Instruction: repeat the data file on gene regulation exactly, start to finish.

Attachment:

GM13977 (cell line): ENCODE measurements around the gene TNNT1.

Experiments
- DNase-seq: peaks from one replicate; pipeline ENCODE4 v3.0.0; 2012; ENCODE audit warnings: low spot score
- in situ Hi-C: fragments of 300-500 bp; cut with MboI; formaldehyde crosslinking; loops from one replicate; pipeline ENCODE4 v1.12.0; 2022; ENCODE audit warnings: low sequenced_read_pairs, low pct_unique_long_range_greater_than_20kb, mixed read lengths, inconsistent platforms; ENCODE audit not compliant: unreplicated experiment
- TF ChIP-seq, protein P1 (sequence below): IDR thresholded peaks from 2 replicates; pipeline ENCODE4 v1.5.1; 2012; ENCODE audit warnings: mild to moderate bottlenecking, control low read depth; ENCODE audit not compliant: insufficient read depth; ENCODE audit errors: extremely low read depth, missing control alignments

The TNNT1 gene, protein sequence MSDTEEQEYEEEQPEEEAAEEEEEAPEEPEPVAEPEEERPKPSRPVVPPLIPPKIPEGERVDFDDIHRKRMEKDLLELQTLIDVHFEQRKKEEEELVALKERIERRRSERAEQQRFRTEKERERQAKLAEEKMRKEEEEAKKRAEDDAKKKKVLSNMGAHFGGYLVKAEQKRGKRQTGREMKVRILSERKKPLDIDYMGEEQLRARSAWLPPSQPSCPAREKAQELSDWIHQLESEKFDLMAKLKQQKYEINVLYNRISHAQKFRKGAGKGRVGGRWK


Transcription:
GM13977 (cell line): ENCODE measurements around the gene TNNT1.

Experiments
- DNase-seq: peaks from one replicate; pipeline ENCODE4 v3.0.0; 2012; ENCODE audit warnings: low spot score
- in situ Hi-C: fragments of 300-500 bp; cut with MboI; formaldehyde crosslinking; loops from one replicate; pipeline ENCODE4 v1.12.0; 2022; ENCODE audit warnings: low sequenced_read_pairs, low pct_unique_long_range_greater_than_20kb, mixed read lengths, inconsistent platforms; ENCODE audit not compliant: unreplicated experiment
- TF ChIP-seq, protein P1 (sequence below): IDR thresholded peaks from 2 replicates; pipeline ENCODE4 v1.5.1; 2012; ENCODE audit warnings: mild to moderate bottlenecking, control low read depth; ENCODE audit not compliant: insufficient read depth; ENCODE audit errors: extremely low read depth, missing control alignments

The TNNT1 gene, protein sequence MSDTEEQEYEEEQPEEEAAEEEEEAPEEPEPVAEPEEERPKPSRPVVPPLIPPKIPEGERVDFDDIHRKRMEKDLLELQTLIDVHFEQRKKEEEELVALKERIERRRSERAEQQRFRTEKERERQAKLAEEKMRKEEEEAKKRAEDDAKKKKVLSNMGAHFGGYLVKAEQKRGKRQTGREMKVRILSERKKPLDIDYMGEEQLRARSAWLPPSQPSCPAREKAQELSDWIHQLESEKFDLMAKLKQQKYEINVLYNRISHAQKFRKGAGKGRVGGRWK